It’s like that old story of two dining rooms, one in heaven and one in hell. In both rooms there is a long table filled with the finest food and drink. And in both rooms the people sitting at the table have straight casts on their arms, so they can’t get the food into their own mouths.

In the hellish dining room the people are angry and starving because each person is only interested in trying to feed himself. In the heavenly dining room the people are having a party, because they’ve learned how to feed for one other—no givers or takers—just companions who give AND take.

Five of us—Ruthann Savage-King, Kristin Everett, Maggie Marshall,  Dave Kuzara and I—attended a workshop Saturday a week ago called Eat and Share that was run by two women who have worked extensively with feeding the homeless in Boston and Worcester.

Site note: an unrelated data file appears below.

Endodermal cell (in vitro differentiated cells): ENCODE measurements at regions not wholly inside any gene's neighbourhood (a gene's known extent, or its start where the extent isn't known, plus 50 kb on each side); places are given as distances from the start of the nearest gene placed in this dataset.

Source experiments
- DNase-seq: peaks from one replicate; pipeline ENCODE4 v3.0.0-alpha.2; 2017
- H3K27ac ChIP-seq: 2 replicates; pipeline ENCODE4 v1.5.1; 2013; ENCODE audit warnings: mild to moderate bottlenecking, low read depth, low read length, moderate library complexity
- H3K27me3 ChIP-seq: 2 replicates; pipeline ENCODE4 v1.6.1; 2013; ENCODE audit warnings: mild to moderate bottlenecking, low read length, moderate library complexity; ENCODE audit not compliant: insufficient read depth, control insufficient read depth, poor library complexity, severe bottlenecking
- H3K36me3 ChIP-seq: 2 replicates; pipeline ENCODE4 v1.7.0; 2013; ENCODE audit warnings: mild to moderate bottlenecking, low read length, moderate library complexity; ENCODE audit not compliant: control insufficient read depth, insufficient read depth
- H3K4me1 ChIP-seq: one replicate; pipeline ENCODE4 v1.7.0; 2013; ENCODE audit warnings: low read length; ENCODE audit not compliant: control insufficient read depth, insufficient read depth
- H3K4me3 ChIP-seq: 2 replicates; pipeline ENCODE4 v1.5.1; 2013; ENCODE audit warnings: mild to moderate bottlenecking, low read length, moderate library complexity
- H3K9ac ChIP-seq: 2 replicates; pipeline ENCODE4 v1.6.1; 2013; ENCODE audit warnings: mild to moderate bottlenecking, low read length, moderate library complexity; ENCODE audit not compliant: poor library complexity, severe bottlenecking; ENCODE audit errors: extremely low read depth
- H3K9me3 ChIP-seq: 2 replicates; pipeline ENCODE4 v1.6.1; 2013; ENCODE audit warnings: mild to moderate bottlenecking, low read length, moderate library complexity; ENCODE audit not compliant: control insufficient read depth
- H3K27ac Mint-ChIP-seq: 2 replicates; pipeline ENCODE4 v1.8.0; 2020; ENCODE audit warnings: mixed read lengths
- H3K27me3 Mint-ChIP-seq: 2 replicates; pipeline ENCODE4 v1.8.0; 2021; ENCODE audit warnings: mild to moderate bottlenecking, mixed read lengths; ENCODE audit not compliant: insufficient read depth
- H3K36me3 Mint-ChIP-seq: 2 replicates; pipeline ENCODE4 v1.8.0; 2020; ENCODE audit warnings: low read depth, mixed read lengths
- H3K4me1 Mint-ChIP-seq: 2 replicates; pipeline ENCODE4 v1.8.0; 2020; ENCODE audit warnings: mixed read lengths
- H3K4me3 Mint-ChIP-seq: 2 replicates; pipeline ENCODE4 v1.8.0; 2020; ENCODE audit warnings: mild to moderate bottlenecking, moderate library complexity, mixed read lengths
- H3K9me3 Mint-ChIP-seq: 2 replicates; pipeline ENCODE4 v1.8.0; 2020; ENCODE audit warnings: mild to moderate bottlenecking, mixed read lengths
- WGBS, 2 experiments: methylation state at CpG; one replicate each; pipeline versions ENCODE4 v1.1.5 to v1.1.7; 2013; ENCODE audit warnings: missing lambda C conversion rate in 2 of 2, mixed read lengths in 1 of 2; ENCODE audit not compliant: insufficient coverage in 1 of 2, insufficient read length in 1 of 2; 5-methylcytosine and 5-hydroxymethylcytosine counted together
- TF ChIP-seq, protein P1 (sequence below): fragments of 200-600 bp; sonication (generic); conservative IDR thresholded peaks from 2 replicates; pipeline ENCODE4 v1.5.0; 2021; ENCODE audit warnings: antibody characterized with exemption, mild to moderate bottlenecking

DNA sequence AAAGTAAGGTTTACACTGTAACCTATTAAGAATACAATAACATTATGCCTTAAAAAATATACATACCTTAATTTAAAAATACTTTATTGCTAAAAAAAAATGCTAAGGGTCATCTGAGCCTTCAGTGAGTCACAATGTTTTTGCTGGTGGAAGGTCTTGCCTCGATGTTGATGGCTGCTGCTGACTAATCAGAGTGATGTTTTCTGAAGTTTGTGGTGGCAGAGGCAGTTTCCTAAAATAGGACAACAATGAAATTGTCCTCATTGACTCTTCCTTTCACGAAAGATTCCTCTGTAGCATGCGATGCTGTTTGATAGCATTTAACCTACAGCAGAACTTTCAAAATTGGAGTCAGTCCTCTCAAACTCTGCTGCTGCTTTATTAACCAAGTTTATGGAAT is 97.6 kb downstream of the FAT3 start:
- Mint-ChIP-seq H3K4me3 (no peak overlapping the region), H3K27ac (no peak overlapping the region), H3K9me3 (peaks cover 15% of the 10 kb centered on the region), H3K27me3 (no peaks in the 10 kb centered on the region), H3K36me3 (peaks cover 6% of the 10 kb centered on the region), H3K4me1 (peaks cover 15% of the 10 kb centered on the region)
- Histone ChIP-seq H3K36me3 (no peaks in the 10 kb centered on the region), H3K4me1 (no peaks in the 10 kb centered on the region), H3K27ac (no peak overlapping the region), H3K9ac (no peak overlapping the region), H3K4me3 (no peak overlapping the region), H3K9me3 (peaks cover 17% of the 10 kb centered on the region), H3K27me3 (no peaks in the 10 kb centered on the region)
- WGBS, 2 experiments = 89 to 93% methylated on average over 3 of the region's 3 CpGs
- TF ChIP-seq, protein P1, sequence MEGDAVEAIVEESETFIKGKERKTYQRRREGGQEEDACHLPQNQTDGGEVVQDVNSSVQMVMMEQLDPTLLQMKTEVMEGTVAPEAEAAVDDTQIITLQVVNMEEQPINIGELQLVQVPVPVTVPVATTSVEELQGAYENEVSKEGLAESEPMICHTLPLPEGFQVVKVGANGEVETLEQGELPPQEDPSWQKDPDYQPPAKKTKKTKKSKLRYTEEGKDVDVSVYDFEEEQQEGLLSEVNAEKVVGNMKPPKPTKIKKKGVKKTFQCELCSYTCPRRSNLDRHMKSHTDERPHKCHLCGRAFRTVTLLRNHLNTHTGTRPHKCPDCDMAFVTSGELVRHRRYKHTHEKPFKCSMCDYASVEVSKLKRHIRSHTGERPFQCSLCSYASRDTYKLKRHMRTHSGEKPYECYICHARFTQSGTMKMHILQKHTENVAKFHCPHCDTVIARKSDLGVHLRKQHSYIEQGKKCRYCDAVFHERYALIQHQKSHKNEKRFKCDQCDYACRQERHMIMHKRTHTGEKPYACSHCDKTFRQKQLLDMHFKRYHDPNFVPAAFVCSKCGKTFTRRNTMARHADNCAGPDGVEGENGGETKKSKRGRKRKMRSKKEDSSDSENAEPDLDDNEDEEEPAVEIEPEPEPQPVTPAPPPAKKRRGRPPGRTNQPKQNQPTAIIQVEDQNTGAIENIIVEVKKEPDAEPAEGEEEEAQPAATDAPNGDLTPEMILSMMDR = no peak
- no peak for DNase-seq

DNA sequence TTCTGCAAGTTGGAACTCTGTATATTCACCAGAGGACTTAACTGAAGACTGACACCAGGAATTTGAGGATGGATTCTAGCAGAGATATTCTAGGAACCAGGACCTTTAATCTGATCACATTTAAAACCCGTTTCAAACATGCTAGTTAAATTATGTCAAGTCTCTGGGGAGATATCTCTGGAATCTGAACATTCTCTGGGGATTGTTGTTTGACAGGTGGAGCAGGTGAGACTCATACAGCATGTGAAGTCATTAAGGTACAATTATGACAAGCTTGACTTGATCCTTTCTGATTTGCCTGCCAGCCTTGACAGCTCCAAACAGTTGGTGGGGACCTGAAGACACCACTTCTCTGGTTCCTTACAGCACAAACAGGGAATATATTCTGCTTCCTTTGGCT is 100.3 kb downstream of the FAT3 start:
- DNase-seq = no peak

One of them told of a woman who had been a leader with the Monday lunch program for the homeless at the cathedral for over 20 years. During that time the program followed the same procedure every week: the cathedral members cooked, served, and cleaned up. The homeless people sat down, ate, and left.

When the woman retired she was shocked when she realized that even though she’d seen many of the same people once a week for decades she hardly knew anything about them. She knew a few first names, but no last names. She saw how they looked on the outside, but had no idea how they were feeling on the inside. She didn’t know who they loved or what they feared. She had no idea if they shared her faith in Jesus Christ.

She had given food, but she had not given friendship.

But of course this was not her fault—for this was how the program was designed. She was trained, as I have been, to stand on one side of the table and hand out food to those on the other side of the table, be friendly of course, but do not cross the line. You are the giver and they are the takers, after all, what could such broken people possibly have to give upper middle class Episcopalians?